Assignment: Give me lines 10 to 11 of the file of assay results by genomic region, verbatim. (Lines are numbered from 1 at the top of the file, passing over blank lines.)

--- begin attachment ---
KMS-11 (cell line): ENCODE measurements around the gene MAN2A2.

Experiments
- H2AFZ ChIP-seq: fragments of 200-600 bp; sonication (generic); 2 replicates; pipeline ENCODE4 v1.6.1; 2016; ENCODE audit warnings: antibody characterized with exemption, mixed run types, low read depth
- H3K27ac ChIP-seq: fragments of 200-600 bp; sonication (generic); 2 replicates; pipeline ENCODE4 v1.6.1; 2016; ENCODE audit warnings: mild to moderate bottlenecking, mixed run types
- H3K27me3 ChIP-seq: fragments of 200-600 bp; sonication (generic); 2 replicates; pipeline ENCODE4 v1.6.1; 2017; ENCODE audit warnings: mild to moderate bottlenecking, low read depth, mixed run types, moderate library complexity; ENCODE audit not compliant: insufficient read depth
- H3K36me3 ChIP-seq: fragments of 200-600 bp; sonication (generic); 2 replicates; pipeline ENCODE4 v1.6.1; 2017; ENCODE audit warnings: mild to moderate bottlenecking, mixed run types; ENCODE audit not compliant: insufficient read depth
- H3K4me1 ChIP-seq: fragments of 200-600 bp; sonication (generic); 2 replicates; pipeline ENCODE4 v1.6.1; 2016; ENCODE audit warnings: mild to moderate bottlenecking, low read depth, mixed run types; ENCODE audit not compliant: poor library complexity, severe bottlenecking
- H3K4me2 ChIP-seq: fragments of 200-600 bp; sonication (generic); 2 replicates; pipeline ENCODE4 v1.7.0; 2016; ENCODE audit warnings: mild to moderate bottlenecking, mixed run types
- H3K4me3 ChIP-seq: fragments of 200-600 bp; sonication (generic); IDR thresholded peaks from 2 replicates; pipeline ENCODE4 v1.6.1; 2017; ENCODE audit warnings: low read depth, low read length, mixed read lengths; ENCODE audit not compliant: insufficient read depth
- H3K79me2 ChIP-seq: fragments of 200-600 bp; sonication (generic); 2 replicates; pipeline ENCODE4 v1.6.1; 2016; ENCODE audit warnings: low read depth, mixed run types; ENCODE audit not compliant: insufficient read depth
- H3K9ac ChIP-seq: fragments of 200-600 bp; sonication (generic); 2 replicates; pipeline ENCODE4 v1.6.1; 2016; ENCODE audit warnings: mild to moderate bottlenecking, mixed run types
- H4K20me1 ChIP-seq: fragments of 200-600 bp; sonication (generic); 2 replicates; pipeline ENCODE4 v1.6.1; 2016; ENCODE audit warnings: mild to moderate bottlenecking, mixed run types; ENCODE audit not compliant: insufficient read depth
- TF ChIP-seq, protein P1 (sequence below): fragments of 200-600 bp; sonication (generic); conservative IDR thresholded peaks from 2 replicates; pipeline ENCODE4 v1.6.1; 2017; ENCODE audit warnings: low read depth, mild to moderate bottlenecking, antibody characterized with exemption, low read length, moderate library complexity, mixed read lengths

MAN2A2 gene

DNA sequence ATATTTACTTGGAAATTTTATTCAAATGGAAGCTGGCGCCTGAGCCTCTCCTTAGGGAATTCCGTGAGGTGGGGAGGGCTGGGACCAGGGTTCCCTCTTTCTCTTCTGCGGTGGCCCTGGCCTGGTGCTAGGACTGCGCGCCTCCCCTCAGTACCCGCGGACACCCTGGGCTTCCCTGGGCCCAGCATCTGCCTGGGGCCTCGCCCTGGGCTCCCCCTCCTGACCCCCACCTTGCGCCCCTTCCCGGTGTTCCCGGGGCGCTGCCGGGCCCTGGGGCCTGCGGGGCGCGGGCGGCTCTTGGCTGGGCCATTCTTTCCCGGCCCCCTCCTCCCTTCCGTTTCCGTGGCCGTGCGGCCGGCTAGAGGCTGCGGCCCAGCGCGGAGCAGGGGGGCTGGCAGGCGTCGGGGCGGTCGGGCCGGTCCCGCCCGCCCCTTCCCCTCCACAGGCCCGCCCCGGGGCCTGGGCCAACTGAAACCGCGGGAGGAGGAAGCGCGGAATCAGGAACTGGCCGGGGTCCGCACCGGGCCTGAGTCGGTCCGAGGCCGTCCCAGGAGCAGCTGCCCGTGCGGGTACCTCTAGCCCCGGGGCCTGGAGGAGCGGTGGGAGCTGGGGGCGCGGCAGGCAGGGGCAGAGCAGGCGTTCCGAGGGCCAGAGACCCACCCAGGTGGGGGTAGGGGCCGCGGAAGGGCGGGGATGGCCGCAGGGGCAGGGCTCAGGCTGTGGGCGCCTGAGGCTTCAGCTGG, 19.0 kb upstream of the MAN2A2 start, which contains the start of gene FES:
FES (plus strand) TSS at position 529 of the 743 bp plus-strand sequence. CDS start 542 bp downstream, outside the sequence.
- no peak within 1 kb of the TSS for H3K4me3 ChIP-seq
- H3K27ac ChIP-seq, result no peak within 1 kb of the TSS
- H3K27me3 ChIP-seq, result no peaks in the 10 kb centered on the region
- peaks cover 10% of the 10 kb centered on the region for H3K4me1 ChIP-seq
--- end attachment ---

- H3K79me2 ChIP-seq: fragments of 200-600 bp; sonication (generic); 2 replicates; pipeline ENCODE4 v1.6.1; 2016; ENCODE audit warnings: low read depth, mixed run types; ENCODE audit not compliant: insufficient read depth
- H3K9ac ChIP-seq: fragments of 200-600 bp; sonication (generic); 2 replicates; pipeline ENCODE4 v1.6.1; 2016; ENCODE audit warnings: mild to moderate bottlenecking, mixed run types